“Should you drive a car 600 km using gaseous hydrogen at normal pressure, it would require a fuel tank with a size of nine cars. With our technology, the same amount of hydrogen can be stored in a normal gasoline tank”, says Professor Claus Hviid Christensen, Department of Chemistry at DTU.

The hydrogen tablet is safe and inexpensive. In this respect it is different from most other hydrogen storage technologies. You can literally carry the material in your pocket without any kind of safety precaution. The reason is that the tablet consists solely of ammonia absorbed efficiently in sea-salt. Ammonia is produced by a combination of hydrogen with nitrogen from the surrounding air, and the DTU-tablet therefore contains large amounts of hydrogen. Within the tablet, hydrogen is stored as long as desired, and when hydrogen is needed, ammonia is released through a catalyst that decomposes it back to free hydrogen. When the tablet is empty, you merely give it a “shot” of ammonia and it is ready for use again.

“The technology is a step towards making the society independent of fossil fuels” says Professor Jens Nørskov, director of the Nanotechnology Center at DTU. He, Claus Hviid Christensen, Tue Johannessen, Ulrich Quaade and Rasmus Zink Sørensen are the five researchers behind the invention. The advantages of using hydrogen are numerous. It is CO2-free, and it can be produced by renewable energy sources, e.g. wind power.

“We have a new solution to one of the major obstacles to the use of hydrogen as a fuel. And we need new energy technologies – oil and gas will not last, and without energy, there is no modern society”, says Jens Nørskov.

Together with DTU and SeeD Capital Denmark, the researchers have founded the company Amminex A/S, which will focus on the further development and commercialization of the technology.

Sourced and published by Henry Sapiecha 9th April 2010

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Sourced and published by Henry Sapiecha 25th March 2010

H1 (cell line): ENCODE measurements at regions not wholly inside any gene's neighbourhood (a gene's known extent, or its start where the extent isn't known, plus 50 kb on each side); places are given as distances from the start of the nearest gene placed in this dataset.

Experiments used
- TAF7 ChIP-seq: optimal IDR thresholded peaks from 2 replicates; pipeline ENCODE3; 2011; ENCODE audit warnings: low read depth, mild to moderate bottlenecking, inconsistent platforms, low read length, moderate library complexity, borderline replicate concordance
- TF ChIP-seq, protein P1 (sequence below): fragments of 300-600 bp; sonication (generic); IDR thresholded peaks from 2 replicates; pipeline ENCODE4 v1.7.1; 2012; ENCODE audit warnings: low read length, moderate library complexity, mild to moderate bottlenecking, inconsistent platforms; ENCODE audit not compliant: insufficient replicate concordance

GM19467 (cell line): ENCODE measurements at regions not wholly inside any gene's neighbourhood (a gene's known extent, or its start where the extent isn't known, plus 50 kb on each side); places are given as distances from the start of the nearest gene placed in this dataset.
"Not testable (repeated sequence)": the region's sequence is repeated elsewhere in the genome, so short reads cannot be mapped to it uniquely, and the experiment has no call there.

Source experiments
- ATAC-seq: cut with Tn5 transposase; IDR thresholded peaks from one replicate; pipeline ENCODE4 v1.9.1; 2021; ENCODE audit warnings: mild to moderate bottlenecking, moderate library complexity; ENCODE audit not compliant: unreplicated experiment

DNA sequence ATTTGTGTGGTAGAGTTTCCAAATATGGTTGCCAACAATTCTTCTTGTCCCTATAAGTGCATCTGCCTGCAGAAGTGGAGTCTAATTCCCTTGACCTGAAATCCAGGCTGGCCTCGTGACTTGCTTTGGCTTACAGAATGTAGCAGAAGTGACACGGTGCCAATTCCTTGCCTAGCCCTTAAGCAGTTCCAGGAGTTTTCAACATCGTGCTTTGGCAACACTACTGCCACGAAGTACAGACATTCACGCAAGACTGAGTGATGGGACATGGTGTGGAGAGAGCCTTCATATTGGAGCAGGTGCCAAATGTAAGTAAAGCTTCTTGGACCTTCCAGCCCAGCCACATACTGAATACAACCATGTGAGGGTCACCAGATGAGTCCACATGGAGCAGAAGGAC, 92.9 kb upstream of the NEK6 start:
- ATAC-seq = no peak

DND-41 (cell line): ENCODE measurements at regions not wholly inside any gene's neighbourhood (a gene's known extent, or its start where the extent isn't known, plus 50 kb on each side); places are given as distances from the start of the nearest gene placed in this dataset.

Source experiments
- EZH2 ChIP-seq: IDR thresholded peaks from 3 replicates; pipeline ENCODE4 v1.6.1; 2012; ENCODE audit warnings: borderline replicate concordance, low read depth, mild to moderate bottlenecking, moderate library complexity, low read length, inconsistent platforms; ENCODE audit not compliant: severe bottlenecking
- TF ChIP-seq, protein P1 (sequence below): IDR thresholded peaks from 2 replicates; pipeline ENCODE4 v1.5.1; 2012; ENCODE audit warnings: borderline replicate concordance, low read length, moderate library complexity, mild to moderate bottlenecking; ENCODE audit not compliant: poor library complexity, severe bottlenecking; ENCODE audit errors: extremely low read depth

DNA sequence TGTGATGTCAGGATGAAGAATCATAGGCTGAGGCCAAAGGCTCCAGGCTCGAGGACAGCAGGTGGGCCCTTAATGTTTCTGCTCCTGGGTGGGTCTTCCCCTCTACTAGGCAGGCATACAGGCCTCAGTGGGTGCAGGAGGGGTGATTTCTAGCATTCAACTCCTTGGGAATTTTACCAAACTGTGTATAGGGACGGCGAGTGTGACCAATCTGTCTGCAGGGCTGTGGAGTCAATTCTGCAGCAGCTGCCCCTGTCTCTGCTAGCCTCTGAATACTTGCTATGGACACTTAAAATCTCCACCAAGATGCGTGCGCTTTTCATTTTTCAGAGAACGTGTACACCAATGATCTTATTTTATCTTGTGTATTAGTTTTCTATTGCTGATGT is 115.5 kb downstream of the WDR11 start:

“Create the Future” Sustainable

Technologies Category Winner

The 2008 NASA Tech Briefs “Create the Future Design Contest,” presented by SolidWorks, recognized innovation in product design in six categories: Consumer Products, Machinery & Equipment, Medical, Safety & Security, Sustainable Technologies, and Transportation. Here is the winner of the Sustainable Technologies category, along with the two honorable mentions.

Efficient Air Conditioner

Lindsay Meek
Perth, Australia


altThis design improves the energy efficiency of a residential air conditioner by replacing the traditional reciprocating compressor (bore and stroke) with a higher efficiency permanent magnet motor coupled to a scroll compressor. Recent advances in permanent magnet motors used in modern hybrid car electric drives and wind turbine generation have seen the incorporation of strong NdFeB magnets into the rotor, which greatly improves the motor efficiency. The compressor motor is then driven by a compact IGBT inverter stage with a motor controller, so motor current consumption can be optimized at the different operating speeds.

The other improvement that can be made is to replace the traditional refrigerant expansion valve with a similar scroll expander turbine coupled to a second permanent magnet generator. The decompression of the refrigerant gas through the turbine on its way to the condenser allows some of the work used to compress the gas to be recovered and converted back into electrical energy. The generator is connected to a second compact IGBT inverter stage with a motor controller, and can be controlled in conjunction with the compressor motor controller to regulate the pressure and flow rate of the gas through the system.

The two inverters are connected together via a common, high-voltage DC bus, so the electrical energy recovered from the decompression state can be reused by the compression stage, improving the overall efficiency of the refrigeration cycle. Finally, an AC-DC rectifier power supply is needed to provide the main work energy for the DC bus to keep the cycle operating. The above improvements should lower the power consumption by at least 30%.

For more information, contact the inventor at

Sourced and published by Henry Sapiecha 8th Sept 2009